Audi RS6 vs BMW M5: brutally quick estates are bargains | Top Gear
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Audi RS6 vs BMW M5: brutally quick estates are bargains

Family-sized, sensible estates that just happen to have world-beating engines. And they’re cheap

  • So, what overpriced and entirely unobtainable slice of exotica do you have for us today?

    Aha! None of that today, mon frère d'une autre mère – we’re taking a step back into the real world, with a pair of ballistically quick and ostensibly practical super-stationwagons that won’t break the bank. 

    Oh, and in case you’re curious, a stationwagon is what the rest of the world calls an estate car. Because the landed gentry was never as much of a thing in the colonies as here. 

    So, for your delectation, we have a £10,000 twin-turbo V8 Audi Quattro estate and a £20,000 naturally aspirated V10 BMW estate. Yes, that’s right – you can get an Audi RS6 for 10 grand and a truly wonderful M5 Touring for about double that, and both are up for sale in the same auction – the Classic Car Auctions September Sale.

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  • Why do I hear about the M5 Touring so infrequently?

    Well, lots of reasons, actually. The biggest is that the only times an official M badge was attached to a production BMW estate was in the E34 and E61 generations of 5 Series. Yep, just two generations of one specific model. And both were absolutely amazing.

  • Sounds like you’ve got a lot of love for an M-powered estate.

    And then some – the E61 M5 Touring is a proper petrolhead’s dream – including a free-revving V10, 500bhp, rear-wheel-drive and some very serious driving (and servicing) requirements – tucked away in a proper family car that you could use every day, for years.

    And let’s reiterate one specific part of that equation – a 500bhp BMW V10, in your everyday car. Yeah, okay, you can get that power figure these days from a turbocharged Alfa V6 or Mercedes V8, but wouldn’t you rather wring a naturally aspirated V10 to 8200rpm to get it?

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  • But didn’t the RS6 Avant have a V10 too?

    One of them did, yes, but this £10,000 one doesn’t. But that doesn’t make it a slouch by any definition of the word. 

    The C5 RS6 had a 4.2-litre V8, fitted five valves per cylinder and two turbochargers. In top-spec ‘RS6 Plus’ form, it could reach 473bhp, but its 444bhp standard fare was likely enough to get you down the road at a decent clip.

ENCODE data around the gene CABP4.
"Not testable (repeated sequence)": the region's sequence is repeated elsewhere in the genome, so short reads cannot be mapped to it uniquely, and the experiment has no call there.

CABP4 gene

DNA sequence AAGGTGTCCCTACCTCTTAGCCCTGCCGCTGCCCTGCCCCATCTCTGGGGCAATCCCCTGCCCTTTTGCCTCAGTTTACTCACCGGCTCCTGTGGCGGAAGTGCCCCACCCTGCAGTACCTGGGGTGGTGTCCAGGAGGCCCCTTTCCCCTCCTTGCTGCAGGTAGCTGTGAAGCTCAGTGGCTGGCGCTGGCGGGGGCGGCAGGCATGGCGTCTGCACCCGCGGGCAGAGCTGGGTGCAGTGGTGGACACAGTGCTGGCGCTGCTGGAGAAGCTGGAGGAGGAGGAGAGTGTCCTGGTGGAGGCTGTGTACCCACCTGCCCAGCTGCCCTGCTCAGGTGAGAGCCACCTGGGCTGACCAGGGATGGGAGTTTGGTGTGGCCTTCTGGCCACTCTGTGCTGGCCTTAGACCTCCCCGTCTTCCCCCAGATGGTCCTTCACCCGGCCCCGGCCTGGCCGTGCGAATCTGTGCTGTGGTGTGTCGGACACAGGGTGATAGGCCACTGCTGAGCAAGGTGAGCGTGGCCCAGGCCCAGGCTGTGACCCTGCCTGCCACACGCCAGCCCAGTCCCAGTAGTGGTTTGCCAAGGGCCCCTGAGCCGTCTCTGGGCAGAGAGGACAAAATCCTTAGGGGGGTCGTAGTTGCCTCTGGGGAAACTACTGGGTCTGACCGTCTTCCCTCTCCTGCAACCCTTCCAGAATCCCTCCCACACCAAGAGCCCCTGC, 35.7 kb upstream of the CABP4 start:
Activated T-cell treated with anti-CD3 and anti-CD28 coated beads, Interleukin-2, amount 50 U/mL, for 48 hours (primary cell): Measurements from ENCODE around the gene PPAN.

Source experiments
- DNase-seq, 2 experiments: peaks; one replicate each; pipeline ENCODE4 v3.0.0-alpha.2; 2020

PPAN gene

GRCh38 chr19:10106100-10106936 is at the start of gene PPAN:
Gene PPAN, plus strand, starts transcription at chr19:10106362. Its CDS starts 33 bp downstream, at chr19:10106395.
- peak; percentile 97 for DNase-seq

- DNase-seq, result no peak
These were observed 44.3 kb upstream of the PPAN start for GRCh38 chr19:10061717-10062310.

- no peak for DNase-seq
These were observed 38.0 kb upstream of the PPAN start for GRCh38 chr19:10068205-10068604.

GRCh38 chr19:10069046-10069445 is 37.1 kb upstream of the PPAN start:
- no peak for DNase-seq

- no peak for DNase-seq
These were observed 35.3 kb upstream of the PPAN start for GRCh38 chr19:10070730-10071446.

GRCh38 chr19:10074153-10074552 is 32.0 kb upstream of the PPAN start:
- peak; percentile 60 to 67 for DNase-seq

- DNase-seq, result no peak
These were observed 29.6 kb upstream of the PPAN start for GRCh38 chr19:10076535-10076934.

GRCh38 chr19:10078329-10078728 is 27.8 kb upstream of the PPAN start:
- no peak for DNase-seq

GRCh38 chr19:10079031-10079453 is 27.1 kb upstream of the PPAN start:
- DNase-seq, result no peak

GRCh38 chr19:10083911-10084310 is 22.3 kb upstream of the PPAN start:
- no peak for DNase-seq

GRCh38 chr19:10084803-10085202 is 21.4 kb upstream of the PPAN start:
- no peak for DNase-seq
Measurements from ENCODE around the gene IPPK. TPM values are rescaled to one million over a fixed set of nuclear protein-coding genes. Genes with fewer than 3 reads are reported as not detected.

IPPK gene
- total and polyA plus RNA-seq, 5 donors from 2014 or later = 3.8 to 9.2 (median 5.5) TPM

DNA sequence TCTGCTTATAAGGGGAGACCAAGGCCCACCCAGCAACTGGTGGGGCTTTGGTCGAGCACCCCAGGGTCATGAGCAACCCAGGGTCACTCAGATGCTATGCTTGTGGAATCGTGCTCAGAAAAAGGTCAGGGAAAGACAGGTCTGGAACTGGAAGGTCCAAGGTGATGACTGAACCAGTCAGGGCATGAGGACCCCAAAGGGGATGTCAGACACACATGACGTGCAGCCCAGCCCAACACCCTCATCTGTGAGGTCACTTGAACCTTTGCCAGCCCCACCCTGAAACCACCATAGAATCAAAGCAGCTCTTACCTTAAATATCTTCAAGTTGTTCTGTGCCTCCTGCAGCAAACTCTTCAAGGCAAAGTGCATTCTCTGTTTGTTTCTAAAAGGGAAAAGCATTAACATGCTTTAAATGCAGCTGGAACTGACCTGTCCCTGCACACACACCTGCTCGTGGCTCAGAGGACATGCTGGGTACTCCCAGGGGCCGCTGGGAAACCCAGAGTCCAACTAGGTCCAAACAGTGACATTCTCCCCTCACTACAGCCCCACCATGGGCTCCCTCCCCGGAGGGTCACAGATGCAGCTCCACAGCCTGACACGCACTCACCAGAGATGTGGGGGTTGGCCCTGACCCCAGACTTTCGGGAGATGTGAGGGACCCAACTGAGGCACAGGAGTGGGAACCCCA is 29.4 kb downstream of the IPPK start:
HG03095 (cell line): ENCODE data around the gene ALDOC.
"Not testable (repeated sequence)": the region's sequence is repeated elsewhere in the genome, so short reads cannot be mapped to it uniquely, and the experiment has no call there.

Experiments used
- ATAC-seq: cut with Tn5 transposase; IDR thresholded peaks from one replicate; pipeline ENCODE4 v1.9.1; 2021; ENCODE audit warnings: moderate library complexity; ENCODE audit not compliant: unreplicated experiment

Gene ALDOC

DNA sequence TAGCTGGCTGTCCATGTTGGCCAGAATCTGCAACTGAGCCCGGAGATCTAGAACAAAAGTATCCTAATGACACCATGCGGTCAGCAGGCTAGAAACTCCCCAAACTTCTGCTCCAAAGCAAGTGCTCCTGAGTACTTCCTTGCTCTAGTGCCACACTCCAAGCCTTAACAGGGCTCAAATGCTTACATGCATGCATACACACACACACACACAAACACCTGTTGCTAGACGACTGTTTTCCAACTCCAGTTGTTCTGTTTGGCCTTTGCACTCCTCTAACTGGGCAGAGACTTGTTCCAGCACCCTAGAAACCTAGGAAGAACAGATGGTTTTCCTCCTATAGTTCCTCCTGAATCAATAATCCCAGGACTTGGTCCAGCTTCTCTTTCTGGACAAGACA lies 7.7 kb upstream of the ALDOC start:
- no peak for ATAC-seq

Yes, it was entirely overshadowed by its overwhelmingly potent successor, with 570bhp from a V10 biturbo, but just try to get one of those for less than £10,000 and see the pile of bolts you’ll end up with.

    That said, as the Americans love to say – full disclosure – it’s entirely possible to pick up a decent V10 Audi RS6 Avant for about £20,000. Why? Well, they’re nowhere near as rare as the M5 Touring. Go fig. 

  • I suppose the big question is this – which one would you have, if I included the V10 RS6 in the mix?

    Phwwww. Herrrrmmm… Weeellll. Look, it might be because we’ve been suckered in to the ‘it’s rare, therefore it’s better’ philosophy that dictates the values of so many luxury items – cars, watches, artworks, furniture and even clothing – that we tend to look on the M5 Touring very favourably.

  • And?

    Well, it’s the M5 Touring. But not because it’s rare – our choice goes beyond simple rarity. The M5 Touring is also a joyous confluence of petrolheaded hedonism and everyday practicality, and that makes our decision easy.

    A naturally aspirated V10 is a truly fantastic thing; an anachronistic indulgence that makes little to no sense in our increasingly fearful, risk-averse and joyless world. And to find it under the bonnet of a car that we could actually entertain the notion of driving on a daily basis is like furnishing a room of your entirely sensible house using nothing but bean bags, bar fridges and gaming equipment. Or, to put it another way, it’s like adding sweet chilli sauce to your Bolognese because you don’t care what’s the done thing; you’re doing things the way you want. And there’s an amazing freedom in small, personal victories like that. 

    It comes back to the notion of making the everyday special – the kind of seemingly prosaic phrase you’d find in any number of self-help books at the airport, but something that’s key to making our very temporary journey through time and space as fulfilling as it can be. It’s also something that’s far too easy to overlook in the face of the drudgery of the everyday and the seemingly bleak outlook of the future.

  • Yeesh. Are you all right, buddy? That’s some very lyrical waxing about a 10-year-old estate car.

    It’s nothing that sending us £20,000 to buy an M5 Touring wouldn’t fix.

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